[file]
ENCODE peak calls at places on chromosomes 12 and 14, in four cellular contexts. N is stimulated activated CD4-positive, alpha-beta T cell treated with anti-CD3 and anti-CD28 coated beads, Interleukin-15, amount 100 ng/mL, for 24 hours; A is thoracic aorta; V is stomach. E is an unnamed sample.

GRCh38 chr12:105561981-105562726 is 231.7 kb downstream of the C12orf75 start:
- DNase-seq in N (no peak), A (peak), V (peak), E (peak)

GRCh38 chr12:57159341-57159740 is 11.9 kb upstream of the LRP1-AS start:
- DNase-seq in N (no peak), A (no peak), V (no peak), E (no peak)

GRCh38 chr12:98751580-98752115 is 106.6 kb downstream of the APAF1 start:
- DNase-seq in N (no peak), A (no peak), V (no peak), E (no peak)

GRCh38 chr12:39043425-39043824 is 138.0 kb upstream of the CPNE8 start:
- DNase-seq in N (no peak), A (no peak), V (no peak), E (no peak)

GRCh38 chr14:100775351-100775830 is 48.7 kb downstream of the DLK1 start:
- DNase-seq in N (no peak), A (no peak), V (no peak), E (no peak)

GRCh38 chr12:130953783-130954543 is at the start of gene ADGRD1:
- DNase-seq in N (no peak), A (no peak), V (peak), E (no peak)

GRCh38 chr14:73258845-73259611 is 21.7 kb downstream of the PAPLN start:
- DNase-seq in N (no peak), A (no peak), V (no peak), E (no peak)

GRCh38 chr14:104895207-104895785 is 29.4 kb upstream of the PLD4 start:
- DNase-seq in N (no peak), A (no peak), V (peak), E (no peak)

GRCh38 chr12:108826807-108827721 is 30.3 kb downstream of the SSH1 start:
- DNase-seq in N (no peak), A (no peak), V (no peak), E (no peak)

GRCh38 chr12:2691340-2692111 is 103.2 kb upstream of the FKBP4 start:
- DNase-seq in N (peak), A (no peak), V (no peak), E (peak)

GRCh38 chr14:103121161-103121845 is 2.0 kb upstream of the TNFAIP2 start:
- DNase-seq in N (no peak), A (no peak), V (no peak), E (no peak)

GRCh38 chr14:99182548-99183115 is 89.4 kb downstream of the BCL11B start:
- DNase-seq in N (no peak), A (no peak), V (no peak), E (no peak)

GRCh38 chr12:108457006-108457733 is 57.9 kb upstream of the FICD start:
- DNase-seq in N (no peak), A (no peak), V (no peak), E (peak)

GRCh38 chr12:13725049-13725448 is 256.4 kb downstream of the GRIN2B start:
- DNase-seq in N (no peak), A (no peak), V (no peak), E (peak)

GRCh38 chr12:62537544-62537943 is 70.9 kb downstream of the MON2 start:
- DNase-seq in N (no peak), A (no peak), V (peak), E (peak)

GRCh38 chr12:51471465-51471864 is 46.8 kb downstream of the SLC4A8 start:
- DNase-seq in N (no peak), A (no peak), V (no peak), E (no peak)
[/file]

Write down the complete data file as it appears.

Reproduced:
ENCODE peak calls at places on chromosomes 12 and 14, in four cellular contexts. N is stimulated activated CD4-positive, alpha-beta T cell treated with anti-CD3 and anti-CD28 coated beads, Interleukin-15, amount 100 ng/mL, for 24 hours; A is thoracic aorta; V is stomach. E is an unnamed sample.

GRCh38 chr12:105561981-105562726 is 231.7 kb downstream of the C12orf75 start:
- DNase-seq in N (no peak), A (peak), V (peak), E (peak)

GRCh38 chr12:57159341-57159740 is 11.9 kb upstream of the LRP1-AS start:
- DNase-seq in N (no peak), A (no peak), V (no peak), E (no peak)

GRCh38 chr12:98751580-98752115 is 106.6 kb downstream of the APAF1 start:
- DNase-seq in N (no peak), A (no peak), V (no peak), E (no peak)

GRCh38 chr12:39043425-39043824 is 138.0 kb upstream of the CPNE8 start:
- DNase-seq in N (no peak), A (no peak), V (no peak), E (no peak)

GRCh38 chr14:100775351-100775830 is 48.7 kb downstream of the DLK1 start:
- DNase-seq in N (no peak), A (no peak), V (no peak), E (no peak)

GRCh38 chr12:130953783-130954543 is at the start of gene ADGRD1:
- DNase-seq in N (no peak), A (no peak), V (peak), E (no peak)

GRCh38 chr14:73258845-73259611 is 21.7 kb downstream of the PAPLN start:
- DNase-seq in N (no peak), A (no peak), V (no peak), E (no peak)

GRCh38 chr14:104895207-104895785 is 29.4 kb upstream of the PLD4 start:
- DNase-seq in N (no peak), A (no peak), V (peak), E (no peak)

GRCh38 chr12:108826807-108827721 is 30.3 kb downstream of the SSH1 start:
- DNase-seq in N (no peak), A (no peak), V (no peak), E (no peak)

GRCh38 chr12:2691340-2692111 is 103.2 kb upstream of the FKBP4 start:
- DNase-seq in N (peak), A (no peak), V (no peak), E (peak)

GRCh38 chr14:103121161-103121845 is 2.0 kb upstream of the TNFAIP2 start:
- DNase-seq in N (no peak), A (no peak), V (no peak), E (no peak)

GRCh38 chr14:99182548-99183115 is 89.4 kb downstream of the BCL11B start:
- DNase-seq in N (no peak), A (no peak), V (no peak), E (no peak)

GRCh38 chr12:108457006-108457733 is 57.9 kb upstream of the FICD start:
- DNase-seq in N (no peak), A (no peak), V (no peak), E (peak)

GRCh38 chr12:13725049-13725448 is 256.4 kb downstream of the GRIN2B start:
- DNase-seq in N (no peak), A (no peak), V (no peak), E (peak)

GRCh38 chr12:62537544-62537943 is 70.9 kb downstream of the MON2 start:
- DNase-seq in N (no peak), A (no peak), V (peak), E (peak)

GRCh38 chr12:51471465-51471864 is 46.8 kb downstream of the SLC4A8 start:
- DNase-seq in N (no peak), A (no peak), V (no peak), E (no peak)